Friday, May 06, 2011

The future of the (text)book

New media start by emulating old media, then evolve. Gutenberg's movable type was first used to print large bibles that, like their hand-copied predecessors, were kept in monasteries. It took about 50 years to evolve the form factor of the smaller "portable" book and still longer to settle on conventions for typography, punctuation, tables of contents, figures, indices, footnotes, and so forth. It took 80 years for early movies, shot with a relatively static camera, perhaps filming a stage play, to evolve into the fast-cutting style introduced by MTV.(Change is not always for the better :-).

The textbook is no different. A couple weeks ago, our class saw a digital book presentation by McGraw Hill. They are developing digital versions of their print books, starting with the best sellers and moving down the list. They supplement those with PowerPoint presentations, test banks, links to video, etc. geared to that textbook.

But, like the Gutenberg Bible, this is only the first step. I do not know where the textbook is headed, but I know we are not yet there. A few rough guesses as to future directions are that ...
  • There will be a place for collections of modular teaching material rather than integrated textbooks for an entire course -- the professor will become a curator or editor, assembling material as opposed to a textbook adopter, selecting a textbook.
  • Communities will form -- students, professors, and authors of learning material will be able to interact with each other, and their roles will blur.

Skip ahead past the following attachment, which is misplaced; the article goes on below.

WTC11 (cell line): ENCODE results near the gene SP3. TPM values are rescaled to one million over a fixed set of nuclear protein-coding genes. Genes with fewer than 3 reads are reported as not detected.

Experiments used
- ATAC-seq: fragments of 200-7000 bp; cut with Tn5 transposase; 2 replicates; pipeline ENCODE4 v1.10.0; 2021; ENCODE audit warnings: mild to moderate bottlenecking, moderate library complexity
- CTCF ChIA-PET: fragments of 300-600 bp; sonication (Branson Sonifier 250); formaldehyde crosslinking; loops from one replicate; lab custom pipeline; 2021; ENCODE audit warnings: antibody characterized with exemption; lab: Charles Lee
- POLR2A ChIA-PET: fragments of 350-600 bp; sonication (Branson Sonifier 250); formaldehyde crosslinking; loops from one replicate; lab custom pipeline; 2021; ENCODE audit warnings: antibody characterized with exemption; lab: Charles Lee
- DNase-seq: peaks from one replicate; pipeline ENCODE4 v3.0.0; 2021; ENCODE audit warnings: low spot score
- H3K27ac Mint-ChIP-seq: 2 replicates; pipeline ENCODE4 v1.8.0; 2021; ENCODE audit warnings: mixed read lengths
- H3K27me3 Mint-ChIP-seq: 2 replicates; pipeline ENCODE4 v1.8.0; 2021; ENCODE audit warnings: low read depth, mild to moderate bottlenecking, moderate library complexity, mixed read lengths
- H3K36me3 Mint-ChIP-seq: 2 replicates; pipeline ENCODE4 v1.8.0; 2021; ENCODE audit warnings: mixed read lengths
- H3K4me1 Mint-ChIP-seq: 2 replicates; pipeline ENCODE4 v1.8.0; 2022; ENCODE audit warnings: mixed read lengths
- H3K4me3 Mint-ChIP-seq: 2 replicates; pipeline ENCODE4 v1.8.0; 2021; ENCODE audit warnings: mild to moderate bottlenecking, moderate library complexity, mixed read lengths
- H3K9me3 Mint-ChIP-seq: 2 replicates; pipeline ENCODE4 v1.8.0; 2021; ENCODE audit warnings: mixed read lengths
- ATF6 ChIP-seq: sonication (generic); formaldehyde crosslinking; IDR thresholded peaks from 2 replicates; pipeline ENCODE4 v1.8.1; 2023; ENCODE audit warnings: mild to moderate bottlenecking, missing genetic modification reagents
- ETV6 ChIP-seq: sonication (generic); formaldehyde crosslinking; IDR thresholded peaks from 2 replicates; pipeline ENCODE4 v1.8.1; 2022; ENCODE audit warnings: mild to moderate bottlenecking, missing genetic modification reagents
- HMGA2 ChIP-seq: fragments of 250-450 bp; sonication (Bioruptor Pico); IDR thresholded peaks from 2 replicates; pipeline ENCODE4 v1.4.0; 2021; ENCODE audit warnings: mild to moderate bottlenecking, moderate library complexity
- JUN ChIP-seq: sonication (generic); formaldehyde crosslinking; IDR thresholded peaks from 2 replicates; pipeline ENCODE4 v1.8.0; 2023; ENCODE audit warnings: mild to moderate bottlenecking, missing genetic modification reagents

• We will have different user interfaces. We are beginning to see new options with touch interfaces on tablets, but will see more. For example, we should be able to use voice input with speech recognition for control and annotation.
  • Standards will evolve for formats, user interfaces, social platform interaction, etc., just as we evolved standards for book pagination, format, and punctuation. We are at version .1 today.
I could keep going on like this, but it is general and speculative. Many people are working diligently on the task of reinventing the book -- thinking about it and developing research prototypes and early standards and products. Here are some you might want to check out:


  1. Very interesting take. We just published a paper in the Business Research Yearbook on the future of e-textbooks. Abstract is below. In a nutshell - Book and textbooks need to be treated differently. Also, as you said, its not just making textbooks electronic, but also exploiting the digital capabilities of the new era.


    With the proliferation of digital content, the use of etextbooks has become more popular
    in academia. However, limited research in the use of etextbooks has shown equivocal results
    regarding their impact on student learning. The paper provides a framework for analysis of the
    various etextbooks platforms. The framework outlines three critical dimensions of etextbooks:
    knowledge integration, collaboration and personalization. Drawing from literature review, the
    paper also discusses the different impacts each of these dimensions has on student learning. The
    study also reports observations from a small action research study validating the framework.

    Gupta, S & Gullett-Scaggs, C. (2011) ETextbooks: A Framework to Understanding their Potential, Business Research Yearbook, (pg. 294-300)

  2. Saurabh,

    Can I get a copy of your paper?


  3. PS -- I've been flogging the idea of modular teaching material for a long time, for example:

    Larry Press, Tomorrow's Campus -- Information Processing at Tomorrow's University, Communications of the ACM, Vol 37, No 7, pp 13-17, July, 1994.

    I've got two modular courses online now -- an introduction to programming and IT literacy for the Internet era.